Sowell was then arrested. More than a month later, police entered his house and found two bodies rotting in his attic. These were the first of the 11 bodies they'd eventually discover, in various states of decay, on his property.
Most of the women whose remains were found in and around Sowell's home were strangled by ligature -- which can include a string, cord or wire -- and at least one was strangled by hand, officials said. Seven still had ligatures wrapped around their necks. A skull is all that remains of one victim. It was found wrapped in a paper bag and stuffed in a bucket in the home's basement.
While the prosecution will press its case against Sowell in the coming weeks, this may not be the end of his story -- even if he is eventually given a death sentence.
Cuyahoga County Prosecutor Bill Mason has said that his cold case unit is reviewing unsolved murders that occurred during the time Sowell lived in Cleveland and East Cleveland to see if there are any connections. Mason said the group is working its way through 75 cases.[/size]

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Normal Serial Killer Anthony Sowell Found Guilty In The Kidnappings and Murders Of 11 Women

Post by NiteSpinR on Tue Jun 25, 2013 12:05 am

July 22, 2011


An Ohio jury Friday found Anthony Sowell guilty in connection with the kidnapping, abuse of corpses and aggravated murder of 11 women around Cleveland between 2007 and 2009.
Sowell had pleaded not guilty by reason of insanity to all 85 counts against him, which also included rape and tampering with evidence. The verdict -- which makes the defendant eligible for the death penalty, a decision that will come during the sentencing phase of the proceedings -- came after more than three weeks of testimony, with the prosecution resting its case against him Monday.
The defense did not call witnesses or present any evidence during the trial, according to CNN affiliate WOIO, and rested Tuesday. That paved the way for closing arguments, and by Wednesday, the case was in the jury's hands.
The jury's forewoman gave Cuyahoga County Judge Dick Ambrose the scores of completed verdict forms around 2:30 p.m. Friday, at which point he briefly adjourned the session so he could review the documents. Sporting a gray polo shirt, glasses and clean-cut goatee, Sowell stood and then sat stoically when the lengthy verdict was read aloud -- a process that lasted about an hour, starting around 3 p.m. He yawned once the process was complete.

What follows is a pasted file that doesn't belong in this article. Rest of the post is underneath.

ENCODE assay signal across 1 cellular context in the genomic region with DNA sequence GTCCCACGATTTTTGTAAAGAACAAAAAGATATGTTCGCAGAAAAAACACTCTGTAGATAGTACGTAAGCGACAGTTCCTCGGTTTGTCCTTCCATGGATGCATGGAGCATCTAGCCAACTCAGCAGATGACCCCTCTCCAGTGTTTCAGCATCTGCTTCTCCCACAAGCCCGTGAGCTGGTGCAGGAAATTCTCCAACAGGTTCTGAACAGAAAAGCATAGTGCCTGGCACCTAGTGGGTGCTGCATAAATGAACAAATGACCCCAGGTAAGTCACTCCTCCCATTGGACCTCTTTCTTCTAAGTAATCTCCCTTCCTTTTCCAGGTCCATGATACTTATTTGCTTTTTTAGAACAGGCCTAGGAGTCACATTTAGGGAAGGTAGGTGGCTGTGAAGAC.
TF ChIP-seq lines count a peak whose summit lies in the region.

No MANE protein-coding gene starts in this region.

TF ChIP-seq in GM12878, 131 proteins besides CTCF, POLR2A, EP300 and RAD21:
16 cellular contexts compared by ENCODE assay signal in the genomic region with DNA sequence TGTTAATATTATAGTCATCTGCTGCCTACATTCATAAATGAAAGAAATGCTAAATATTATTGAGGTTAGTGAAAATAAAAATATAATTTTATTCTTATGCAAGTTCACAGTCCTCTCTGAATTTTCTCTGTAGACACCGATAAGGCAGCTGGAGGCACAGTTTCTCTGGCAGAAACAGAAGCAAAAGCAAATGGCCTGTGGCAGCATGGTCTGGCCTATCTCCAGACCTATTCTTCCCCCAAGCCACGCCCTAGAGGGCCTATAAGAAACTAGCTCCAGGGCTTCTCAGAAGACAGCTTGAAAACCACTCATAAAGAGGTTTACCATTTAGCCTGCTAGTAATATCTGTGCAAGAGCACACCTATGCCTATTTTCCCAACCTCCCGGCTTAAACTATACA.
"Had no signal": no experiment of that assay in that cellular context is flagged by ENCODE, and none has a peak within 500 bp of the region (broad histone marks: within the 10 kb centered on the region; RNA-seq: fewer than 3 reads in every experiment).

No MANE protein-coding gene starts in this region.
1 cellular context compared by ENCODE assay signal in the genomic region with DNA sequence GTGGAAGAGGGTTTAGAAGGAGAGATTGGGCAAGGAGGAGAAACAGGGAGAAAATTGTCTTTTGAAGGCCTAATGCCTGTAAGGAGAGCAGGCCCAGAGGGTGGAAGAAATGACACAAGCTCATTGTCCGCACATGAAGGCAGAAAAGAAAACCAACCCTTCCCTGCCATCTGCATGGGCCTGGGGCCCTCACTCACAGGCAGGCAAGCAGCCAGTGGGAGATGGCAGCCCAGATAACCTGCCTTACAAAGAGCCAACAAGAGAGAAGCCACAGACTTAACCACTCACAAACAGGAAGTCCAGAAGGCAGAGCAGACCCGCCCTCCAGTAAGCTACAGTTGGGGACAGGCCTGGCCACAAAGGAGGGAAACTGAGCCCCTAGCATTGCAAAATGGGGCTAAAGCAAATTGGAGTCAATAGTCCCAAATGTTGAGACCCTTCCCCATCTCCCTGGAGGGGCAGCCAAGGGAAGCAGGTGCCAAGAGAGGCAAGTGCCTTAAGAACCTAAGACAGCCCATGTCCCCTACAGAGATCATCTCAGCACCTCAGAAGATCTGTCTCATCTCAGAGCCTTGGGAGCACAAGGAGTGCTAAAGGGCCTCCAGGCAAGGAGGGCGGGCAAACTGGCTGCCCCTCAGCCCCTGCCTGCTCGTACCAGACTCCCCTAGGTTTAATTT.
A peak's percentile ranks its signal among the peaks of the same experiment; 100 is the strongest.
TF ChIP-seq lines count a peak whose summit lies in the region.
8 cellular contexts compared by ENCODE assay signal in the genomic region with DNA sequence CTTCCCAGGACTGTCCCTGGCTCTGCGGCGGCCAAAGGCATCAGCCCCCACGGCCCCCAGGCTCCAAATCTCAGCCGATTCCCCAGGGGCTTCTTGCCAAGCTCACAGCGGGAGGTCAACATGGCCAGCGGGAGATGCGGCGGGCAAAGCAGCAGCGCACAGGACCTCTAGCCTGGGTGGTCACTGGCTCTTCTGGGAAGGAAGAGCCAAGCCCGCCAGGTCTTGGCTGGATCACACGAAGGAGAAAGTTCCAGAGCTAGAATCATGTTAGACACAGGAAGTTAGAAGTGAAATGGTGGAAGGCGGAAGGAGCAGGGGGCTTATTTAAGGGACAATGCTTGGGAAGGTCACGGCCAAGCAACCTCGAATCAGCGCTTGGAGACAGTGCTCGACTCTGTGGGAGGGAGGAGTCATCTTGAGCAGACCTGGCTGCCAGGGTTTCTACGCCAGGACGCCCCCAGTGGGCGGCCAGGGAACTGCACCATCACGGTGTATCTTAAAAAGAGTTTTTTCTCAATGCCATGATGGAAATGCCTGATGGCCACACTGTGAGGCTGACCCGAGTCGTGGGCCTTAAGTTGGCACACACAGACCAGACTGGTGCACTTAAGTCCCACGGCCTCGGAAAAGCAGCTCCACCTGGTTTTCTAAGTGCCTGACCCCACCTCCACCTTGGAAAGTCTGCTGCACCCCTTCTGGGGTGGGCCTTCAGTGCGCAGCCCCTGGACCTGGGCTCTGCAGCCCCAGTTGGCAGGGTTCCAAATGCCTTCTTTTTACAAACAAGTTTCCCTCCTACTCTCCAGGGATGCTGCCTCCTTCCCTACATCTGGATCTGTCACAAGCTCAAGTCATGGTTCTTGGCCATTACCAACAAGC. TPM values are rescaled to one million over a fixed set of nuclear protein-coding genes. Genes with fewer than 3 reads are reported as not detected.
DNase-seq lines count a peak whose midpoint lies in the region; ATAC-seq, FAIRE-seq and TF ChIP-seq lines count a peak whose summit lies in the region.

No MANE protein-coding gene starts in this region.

The jurors found him guilty on 84 counts, with the sole not guilty verdict coming on an aggravated robbery charge.
In addition to murder, kidnapping and other charges, the defendant was also convicted of felonious assault, attempted rape and attempted murder in several cases. The jury determined that he committed numerous crimes "with a sexual motivation," a variation of the offenses that is distinct from the rape charges.
The verdicts ended a saga that began, for investigators, in October 2009 with the discovery of the first two sets of victims' remains inside Sowell's home. Eventually, prosecutors shaped a case claiming that the ex-Marine killed at least 11 women, ages 25 to 52, even as law enforcement reopened cold cases to determine if Sowell might be complicit in other murders.
More women, meanwhile, have since come forward alleging that they'd survived attacks by the now-convicted serial killer. One such story led prosecutors, for instance, to seek a 10-count indictment against Sowell in connection with the alleged rape of a 34-year-old woman inside his home.
Sowell grew up in East Cleveland, joined the Marines at age 18 and traveled to California, North Carolina and Japan, authorities said. People who interacted with him after his 2005 release from prison, where he had served 15 years for attempted rape, said he appeared to be "a normal guy," known locally for selling scrap metal.
His inconspicuous two-story home sits in a dilapidated neighborhood known as Mount Pleasant, where one in five homes was in foreclosure and at least a third of residents got food stamps, according to a 2010 study by Case Western Reserve University's Center on Urban Poverty and Community Development.
Neighbors and even a city councilman had failed to realize that the stench wafting in the area around Sowell's residence was from human flesh, and not a byproduct of a nearby sausage factory.
Moreover, the disappearance of the 11 women -- many of whom lived nearby -- went largely unnoticed for almost two years, with only four of them even being reported missing. Many of his alleged victims struggled with drug addiction at some point in their lives, with court records showing that many resorted to stealing and prostitution to support their habits.